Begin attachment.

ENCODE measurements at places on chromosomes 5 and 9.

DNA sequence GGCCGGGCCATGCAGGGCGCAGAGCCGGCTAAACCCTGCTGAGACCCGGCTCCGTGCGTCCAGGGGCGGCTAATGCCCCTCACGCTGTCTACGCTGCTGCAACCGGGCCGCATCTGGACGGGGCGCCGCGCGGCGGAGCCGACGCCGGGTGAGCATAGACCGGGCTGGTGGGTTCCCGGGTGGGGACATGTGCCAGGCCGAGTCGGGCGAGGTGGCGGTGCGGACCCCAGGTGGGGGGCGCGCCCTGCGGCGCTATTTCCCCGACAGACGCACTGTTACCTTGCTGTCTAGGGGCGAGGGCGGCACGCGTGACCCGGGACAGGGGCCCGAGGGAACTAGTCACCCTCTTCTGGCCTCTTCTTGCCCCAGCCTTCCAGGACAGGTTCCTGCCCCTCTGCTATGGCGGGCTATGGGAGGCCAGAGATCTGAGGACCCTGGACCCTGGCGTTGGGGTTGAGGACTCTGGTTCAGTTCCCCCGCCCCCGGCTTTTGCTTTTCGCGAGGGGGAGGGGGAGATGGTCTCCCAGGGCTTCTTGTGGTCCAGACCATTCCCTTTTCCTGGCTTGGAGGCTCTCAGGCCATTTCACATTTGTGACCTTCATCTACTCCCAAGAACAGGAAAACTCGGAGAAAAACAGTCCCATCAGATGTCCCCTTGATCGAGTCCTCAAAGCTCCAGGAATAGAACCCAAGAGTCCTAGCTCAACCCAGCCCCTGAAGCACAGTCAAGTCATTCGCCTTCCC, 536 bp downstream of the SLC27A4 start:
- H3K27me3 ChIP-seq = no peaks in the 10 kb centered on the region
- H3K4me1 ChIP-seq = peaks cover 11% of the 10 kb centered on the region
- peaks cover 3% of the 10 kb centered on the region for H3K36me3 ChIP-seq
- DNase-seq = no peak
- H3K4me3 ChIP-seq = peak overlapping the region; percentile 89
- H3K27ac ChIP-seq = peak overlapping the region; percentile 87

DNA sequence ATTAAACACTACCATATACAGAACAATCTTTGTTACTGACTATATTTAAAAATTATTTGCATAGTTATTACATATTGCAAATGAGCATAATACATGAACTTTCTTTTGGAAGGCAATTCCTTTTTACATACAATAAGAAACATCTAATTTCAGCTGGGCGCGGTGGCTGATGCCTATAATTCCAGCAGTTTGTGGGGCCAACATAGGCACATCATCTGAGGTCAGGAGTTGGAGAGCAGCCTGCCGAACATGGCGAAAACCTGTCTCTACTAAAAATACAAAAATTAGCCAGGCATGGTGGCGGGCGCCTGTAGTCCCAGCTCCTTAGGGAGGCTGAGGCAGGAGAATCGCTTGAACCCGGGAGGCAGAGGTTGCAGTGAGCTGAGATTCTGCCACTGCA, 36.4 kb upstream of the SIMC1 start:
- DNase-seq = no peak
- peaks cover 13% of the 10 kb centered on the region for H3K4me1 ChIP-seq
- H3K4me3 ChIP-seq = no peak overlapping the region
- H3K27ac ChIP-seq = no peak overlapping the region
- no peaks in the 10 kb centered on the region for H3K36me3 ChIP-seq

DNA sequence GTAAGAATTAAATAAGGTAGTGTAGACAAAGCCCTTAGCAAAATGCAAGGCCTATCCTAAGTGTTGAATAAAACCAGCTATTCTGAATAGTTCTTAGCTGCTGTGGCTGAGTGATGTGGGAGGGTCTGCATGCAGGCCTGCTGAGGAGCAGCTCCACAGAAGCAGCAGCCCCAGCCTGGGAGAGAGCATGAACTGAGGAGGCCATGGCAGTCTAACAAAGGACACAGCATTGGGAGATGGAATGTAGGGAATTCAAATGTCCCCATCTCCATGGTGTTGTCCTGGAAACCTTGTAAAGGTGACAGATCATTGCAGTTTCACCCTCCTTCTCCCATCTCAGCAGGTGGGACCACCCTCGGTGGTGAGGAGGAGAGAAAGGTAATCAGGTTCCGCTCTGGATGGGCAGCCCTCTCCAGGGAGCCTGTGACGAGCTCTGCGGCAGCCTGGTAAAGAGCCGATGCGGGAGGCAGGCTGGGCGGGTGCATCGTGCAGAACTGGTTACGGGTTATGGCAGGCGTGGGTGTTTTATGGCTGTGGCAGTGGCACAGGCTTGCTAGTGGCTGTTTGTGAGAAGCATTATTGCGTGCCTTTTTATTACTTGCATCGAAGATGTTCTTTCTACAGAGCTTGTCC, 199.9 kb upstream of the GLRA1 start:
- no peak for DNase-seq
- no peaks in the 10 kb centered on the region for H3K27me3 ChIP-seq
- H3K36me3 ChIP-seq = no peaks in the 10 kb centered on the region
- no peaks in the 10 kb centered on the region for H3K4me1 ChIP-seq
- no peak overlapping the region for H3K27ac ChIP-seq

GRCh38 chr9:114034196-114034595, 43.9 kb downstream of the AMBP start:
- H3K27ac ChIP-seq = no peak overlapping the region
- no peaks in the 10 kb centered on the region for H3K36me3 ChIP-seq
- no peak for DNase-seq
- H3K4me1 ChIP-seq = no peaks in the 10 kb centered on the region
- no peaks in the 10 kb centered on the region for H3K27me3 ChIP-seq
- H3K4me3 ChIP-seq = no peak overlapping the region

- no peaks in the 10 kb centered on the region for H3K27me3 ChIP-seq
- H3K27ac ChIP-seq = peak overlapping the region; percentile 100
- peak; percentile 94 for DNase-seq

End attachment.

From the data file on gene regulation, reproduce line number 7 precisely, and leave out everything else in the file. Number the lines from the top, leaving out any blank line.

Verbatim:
- H3K4me3 ChIP-seq = peak overlapping the region; percentile 89